Among the (many) things I’m supposed to be writing this summer is my personal statement. So true to form, I have a couple of rambling pages in Google Docs about how great I think science is. Probably about a paragraph and a half from this is going to make it into the actual personal statement that I–hopefully–submit in December. Actually, I have no idea what I’m writing about.
When I was writing a personal statement for undergrad, the challenge wasn’t so much, “What do I want to do with my life?” but rather, “Who am I even?” And while the answer to that second question is still anyone’s guess, the answer to the first is what’s supposed to make up the bulk of this unwritten essay. The two are not totally disparate issues; to some extent, the first is part of the second. What I want to do with my life ought to be influenced by who I am, though an understanding of the latter is not required for a good-enough explanation of the former.
Or maybe that’s part of the problem. How much of who I am should be tied up in what I want to do? The 50-fold uptick in use of the phrase “a fulfilling career” over the past 30 years suggests “a lot.” (Thanks, Wait But Why .)
See, as much as I really do not want an unfulfilling career, what I’m actually afraid of is an unfulfilling life. Careers are a big part of life, so it makes sense that choosing one feels like a big deal; if from the ages of 24-65 I spend 40 hours a week working for 50 weeks each year, then assuming I live for 80 years, I’m going to spend 11.7% of my life at work. And since I haven’t actually started working yet, a little bit more math tells me that of the potential 59 years ahead of me, I’m going to spend 15.9% working.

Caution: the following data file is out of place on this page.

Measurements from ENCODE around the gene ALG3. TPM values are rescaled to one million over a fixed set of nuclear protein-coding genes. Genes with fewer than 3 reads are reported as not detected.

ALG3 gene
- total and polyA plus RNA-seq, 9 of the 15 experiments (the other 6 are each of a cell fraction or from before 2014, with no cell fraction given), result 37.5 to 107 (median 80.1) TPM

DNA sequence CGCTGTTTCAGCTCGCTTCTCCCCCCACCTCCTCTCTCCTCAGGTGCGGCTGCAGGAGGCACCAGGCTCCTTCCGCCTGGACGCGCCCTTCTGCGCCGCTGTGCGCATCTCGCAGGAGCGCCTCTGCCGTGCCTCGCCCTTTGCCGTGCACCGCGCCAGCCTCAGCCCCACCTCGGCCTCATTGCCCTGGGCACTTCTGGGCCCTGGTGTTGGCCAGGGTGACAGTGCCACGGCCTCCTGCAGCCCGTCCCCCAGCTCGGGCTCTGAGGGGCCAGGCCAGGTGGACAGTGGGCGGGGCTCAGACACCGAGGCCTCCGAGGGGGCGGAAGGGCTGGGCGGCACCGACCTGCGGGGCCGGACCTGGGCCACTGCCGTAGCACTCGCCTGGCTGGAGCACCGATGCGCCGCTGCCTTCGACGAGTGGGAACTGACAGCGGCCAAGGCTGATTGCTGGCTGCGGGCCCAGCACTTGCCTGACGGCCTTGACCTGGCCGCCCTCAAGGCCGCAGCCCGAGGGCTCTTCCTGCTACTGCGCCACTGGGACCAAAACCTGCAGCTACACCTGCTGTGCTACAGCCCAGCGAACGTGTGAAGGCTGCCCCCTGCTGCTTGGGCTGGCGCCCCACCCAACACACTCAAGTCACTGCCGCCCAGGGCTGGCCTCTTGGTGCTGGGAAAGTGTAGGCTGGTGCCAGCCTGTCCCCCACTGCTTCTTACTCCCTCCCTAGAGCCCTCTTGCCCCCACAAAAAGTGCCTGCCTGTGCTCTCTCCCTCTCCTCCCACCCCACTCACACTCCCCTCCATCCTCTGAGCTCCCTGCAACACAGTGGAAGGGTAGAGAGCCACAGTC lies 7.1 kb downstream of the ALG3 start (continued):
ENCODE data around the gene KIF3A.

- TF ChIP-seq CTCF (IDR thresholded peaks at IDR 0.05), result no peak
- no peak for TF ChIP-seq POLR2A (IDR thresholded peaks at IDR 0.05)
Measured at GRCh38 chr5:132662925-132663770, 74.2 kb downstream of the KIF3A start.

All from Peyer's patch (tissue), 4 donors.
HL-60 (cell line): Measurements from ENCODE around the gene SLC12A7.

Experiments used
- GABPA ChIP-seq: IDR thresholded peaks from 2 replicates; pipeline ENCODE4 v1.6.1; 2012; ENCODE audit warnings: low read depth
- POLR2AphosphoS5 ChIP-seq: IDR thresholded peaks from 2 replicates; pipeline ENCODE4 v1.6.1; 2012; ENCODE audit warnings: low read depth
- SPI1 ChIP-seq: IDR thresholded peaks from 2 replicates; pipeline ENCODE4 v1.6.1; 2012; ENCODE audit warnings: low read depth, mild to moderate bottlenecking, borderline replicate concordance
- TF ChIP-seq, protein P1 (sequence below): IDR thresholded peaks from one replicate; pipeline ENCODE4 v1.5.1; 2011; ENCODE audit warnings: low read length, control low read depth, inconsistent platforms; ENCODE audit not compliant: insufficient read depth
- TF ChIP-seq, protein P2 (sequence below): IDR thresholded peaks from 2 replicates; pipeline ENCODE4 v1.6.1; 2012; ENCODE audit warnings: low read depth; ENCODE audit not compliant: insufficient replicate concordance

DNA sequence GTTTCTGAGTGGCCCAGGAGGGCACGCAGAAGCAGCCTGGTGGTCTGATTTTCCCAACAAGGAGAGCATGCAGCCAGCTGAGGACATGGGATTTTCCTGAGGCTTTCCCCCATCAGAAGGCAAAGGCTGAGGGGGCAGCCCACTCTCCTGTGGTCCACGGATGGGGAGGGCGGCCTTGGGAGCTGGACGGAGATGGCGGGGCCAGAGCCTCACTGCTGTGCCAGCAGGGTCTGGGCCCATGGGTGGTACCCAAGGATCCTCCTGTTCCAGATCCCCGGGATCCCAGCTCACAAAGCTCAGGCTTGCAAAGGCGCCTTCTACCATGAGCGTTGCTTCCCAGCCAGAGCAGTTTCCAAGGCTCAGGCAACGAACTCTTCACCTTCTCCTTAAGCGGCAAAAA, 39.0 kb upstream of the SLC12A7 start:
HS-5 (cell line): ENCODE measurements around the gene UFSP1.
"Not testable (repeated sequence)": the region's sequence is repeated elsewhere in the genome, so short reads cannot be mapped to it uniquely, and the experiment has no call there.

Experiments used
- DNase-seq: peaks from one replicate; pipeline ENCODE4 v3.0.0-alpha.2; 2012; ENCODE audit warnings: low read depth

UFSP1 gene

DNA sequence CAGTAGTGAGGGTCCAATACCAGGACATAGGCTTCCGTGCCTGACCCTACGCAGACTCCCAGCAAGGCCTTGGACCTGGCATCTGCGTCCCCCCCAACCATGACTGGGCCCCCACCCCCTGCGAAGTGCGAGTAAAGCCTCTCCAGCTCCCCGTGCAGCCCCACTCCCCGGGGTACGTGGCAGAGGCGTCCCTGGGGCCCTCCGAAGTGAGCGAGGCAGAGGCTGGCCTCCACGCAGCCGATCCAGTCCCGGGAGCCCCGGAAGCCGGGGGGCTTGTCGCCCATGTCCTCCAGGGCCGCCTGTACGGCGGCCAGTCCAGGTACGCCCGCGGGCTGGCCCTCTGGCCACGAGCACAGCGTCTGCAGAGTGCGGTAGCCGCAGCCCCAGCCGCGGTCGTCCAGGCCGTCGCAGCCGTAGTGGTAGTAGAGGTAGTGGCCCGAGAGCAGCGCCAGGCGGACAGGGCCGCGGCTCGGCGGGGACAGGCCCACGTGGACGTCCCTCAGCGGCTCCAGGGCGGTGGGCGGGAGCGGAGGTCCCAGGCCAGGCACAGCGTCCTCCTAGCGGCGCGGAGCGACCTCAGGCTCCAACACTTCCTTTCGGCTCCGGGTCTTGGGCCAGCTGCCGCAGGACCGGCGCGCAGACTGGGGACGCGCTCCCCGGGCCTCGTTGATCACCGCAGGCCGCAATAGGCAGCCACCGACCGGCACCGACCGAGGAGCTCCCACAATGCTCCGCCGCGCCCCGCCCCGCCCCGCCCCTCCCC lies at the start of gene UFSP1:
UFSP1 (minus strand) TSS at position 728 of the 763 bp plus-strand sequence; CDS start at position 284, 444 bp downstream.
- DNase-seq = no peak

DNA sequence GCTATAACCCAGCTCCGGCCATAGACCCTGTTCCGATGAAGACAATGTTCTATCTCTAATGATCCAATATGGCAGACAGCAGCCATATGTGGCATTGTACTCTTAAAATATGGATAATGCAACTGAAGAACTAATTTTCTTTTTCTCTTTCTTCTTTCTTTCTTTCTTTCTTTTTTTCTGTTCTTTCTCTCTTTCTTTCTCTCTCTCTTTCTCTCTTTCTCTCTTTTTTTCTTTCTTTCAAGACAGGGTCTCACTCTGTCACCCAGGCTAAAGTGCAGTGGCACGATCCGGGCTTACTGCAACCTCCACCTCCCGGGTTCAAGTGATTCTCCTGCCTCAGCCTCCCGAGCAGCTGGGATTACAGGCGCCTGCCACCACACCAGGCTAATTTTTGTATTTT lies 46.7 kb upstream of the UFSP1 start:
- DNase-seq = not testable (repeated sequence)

Actually, those don’t seem like dauntingly large fractions, considering that I’m supposed to spend 33.3% of those years sleeping (although that seems pretty unlikely). But they’re significant enough to count; and so algebra argues for the necessity of a fulfilling career in the pursuit of a fulfilling life.
Fortunately, algebra isn’t always right. Or, more accurately, I really, really refuse to believe that this is true. Of course I’d love to have a job that’s satisfying and challenging and fun. But that 11.7% doesn’t have to mean as much as the other moments and hours and years that I get to invest in things that can truly fulfill. Of course I want to like my job; but I want it to be something that I get to come home from at the end of the day–I want to have a reason to look forward to leaving work. I think that’s my definition of “fulfilling.” And while that seems pretty basic, it’s way too easy to forget as I wade through GRE score reports and transcripts and prerequisites and letters of recommendation–what feels like pouring out the totality of three years of college in pursuit of this fulfillment. Of course I understand that these things do not form my identity–that I’ve found that elsewhere. And so while that 11.7% does count for something, it doesn’t have to count for everything. I get to choose.